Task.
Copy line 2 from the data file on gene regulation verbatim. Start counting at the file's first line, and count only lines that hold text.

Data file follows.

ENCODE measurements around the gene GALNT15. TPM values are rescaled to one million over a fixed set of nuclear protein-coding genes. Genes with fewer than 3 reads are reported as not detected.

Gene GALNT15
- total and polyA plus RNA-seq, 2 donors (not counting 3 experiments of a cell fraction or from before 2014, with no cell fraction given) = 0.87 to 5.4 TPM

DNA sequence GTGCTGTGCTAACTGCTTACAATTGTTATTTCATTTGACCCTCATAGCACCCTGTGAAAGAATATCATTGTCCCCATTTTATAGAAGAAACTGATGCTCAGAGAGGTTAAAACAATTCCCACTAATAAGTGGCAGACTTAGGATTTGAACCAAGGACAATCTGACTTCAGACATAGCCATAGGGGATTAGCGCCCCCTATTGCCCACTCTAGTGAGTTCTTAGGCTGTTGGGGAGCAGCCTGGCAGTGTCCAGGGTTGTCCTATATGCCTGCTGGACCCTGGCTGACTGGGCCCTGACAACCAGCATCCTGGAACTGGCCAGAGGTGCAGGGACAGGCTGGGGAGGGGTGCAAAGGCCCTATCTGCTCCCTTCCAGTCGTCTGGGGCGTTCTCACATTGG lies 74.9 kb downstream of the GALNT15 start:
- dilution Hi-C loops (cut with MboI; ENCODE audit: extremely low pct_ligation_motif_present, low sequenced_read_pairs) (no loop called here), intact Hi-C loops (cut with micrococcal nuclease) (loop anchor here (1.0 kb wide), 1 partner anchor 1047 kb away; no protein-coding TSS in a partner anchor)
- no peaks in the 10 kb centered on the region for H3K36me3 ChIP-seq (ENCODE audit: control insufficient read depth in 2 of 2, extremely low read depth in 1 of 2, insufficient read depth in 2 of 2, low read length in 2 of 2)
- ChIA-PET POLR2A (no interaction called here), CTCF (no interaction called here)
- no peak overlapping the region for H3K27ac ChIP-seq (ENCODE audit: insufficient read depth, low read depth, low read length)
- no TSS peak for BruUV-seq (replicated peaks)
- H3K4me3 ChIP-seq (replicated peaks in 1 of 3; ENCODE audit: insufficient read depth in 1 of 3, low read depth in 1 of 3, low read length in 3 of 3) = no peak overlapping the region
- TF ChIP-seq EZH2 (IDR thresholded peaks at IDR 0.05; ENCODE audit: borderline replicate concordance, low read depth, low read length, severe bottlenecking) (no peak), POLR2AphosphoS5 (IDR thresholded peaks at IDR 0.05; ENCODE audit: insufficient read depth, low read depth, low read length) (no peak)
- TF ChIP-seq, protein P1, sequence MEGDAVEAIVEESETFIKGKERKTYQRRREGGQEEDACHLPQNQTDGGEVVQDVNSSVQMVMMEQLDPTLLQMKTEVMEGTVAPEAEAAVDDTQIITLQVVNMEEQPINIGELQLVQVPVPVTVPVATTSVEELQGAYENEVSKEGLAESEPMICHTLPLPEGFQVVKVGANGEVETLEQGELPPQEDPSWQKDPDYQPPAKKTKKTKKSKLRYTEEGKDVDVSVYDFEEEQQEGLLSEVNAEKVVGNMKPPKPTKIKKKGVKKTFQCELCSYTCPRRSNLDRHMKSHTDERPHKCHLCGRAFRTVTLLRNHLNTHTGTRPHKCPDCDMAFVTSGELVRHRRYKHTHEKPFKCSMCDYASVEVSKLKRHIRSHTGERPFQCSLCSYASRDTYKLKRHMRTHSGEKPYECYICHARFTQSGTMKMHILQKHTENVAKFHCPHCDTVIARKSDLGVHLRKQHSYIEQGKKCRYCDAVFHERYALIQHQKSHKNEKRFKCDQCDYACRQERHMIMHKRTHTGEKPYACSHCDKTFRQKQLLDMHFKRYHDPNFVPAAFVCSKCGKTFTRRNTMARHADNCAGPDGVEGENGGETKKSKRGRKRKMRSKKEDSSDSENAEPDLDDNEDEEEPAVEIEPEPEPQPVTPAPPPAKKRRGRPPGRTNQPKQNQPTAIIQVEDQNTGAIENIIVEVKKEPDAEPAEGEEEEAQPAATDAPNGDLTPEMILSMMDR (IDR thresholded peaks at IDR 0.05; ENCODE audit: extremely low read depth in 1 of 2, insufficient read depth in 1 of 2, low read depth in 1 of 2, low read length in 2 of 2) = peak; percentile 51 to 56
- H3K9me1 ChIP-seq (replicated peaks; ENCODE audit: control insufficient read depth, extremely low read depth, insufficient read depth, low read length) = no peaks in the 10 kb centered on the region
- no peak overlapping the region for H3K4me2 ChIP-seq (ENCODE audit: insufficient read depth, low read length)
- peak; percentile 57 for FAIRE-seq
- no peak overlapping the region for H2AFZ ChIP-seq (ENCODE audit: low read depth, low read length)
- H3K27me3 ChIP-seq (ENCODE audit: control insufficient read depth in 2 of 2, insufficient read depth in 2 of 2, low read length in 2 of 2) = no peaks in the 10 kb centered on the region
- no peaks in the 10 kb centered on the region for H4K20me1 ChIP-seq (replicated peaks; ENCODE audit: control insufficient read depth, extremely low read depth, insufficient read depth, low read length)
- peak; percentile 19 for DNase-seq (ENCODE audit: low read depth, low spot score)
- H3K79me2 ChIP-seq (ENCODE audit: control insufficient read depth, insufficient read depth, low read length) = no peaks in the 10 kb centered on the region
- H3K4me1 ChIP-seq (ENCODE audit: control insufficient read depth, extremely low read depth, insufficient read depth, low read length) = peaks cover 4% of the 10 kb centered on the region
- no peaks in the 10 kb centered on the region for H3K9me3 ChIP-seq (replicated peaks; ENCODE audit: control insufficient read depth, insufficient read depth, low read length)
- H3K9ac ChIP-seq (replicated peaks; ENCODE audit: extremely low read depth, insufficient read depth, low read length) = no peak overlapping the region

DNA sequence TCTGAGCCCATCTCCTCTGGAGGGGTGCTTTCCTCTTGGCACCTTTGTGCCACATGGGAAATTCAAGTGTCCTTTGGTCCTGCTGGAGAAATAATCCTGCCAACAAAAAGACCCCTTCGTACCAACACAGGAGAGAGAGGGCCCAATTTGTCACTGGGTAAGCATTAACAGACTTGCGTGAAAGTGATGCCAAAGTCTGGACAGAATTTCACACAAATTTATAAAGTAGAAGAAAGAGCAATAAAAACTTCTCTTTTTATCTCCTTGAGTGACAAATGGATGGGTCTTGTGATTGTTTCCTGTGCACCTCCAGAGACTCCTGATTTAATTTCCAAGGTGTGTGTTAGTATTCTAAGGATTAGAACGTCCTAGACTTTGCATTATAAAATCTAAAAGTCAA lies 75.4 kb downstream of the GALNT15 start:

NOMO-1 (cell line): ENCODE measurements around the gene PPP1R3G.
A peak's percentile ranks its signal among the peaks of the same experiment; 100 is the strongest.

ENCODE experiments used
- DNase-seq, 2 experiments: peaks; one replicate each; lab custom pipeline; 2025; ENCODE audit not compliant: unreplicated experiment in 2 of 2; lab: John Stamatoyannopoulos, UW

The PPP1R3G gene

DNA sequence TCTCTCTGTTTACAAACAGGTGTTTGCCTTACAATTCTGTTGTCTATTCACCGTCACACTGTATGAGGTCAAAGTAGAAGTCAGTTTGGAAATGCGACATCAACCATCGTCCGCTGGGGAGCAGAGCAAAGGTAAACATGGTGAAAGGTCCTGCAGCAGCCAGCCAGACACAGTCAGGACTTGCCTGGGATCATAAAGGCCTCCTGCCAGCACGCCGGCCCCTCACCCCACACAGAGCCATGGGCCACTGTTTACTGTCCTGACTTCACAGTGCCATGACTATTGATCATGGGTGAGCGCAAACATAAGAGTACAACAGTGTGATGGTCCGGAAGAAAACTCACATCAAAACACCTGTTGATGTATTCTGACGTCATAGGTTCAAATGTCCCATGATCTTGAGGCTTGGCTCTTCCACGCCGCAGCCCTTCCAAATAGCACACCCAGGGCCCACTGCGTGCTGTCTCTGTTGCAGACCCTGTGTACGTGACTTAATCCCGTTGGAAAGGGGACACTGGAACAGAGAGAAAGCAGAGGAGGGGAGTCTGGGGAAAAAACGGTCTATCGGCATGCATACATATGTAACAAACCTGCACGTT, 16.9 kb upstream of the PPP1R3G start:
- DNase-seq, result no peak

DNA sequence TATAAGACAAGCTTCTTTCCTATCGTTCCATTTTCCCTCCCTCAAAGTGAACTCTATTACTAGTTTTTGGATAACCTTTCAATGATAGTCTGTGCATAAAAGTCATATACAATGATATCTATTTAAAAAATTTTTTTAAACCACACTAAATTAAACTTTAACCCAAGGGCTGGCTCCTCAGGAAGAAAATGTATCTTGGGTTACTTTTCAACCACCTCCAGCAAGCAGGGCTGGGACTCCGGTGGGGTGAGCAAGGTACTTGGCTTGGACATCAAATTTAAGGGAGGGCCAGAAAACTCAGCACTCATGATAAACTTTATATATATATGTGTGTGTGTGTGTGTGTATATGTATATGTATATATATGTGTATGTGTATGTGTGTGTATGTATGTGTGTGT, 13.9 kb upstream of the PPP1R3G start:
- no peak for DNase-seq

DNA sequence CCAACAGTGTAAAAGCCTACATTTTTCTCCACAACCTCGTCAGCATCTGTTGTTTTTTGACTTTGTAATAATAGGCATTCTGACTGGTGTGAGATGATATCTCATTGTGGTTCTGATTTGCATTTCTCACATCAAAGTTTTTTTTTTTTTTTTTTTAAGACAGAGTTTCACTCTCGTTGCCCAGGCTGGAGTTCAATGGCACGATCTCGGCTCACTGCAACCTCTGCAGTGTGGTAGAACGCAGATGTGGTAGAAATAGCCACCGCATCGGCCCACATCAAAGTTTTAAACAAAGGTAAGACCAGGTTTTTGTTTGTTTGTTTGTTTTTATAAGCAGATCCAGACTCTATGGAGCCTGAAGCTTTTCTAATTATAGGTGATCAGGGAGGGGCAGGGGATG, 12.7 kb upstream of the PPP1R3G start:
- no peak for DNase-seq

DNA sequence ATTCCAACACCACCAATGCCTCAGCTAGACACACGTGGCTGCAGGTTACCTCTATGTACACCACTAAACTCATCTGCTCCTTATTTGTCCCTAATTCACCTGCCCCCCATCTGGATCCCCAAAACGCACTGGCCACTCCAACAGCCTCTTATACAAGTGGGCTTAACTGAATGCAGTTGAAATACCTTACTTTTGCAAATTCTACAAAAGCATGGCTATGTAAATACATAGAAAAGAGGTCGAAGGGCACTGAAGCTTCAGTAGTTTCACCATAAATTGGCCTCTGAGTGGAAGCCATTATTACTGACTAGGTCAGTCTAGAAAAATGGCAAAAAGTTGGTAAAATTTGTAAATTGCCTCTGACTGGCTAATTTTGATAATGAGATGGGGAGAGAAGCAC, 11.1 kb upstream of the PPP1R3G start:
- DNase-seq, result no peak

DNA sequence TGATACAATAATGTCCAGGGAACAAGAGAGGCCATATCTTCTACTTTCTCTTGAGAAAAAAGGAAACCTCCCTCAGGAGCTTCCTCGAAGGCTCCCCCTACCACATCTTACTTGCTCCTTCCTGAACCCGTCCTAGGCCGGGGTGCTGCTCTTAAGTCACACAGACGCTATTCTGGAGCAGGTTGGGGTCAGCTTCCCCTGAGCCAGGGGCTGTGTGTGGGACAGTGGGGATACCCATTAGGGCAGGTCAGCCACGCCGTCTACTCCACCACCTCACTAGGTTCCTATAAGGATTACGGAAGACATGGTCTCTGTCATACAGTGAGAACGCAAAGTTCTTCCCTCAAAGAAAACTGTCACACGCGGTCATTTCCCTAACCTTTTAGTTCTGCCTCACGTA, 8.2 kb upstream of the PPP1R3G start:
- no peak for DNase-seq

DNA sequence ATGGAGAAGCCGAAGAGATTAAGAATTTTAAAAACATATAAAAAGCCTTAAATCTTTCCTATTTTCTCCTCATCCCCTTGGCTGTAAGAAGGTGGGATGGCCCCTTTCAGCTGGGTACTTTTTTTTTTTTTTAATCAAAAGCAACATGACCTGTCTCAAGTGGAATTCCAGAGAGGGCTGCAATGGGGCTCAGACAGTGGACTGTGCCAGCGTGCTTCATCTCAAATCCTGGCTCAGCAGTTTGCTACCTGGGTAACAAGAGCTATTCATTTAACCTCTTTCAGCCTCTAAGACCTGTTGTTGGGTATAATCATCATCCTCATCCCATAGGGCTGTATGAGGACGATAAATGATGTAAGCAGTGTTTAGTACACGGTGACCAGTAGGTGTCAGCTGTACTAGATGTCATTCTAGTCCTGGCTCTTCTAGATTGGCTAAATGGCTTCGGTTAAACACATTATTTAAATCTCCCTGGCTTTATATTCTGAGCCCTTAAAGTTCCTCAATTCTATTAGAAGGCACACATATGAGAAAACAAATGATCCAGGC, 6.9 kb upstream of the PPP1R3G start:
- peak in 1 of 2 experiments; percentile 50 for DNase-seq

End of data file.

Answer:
Gene GALNT15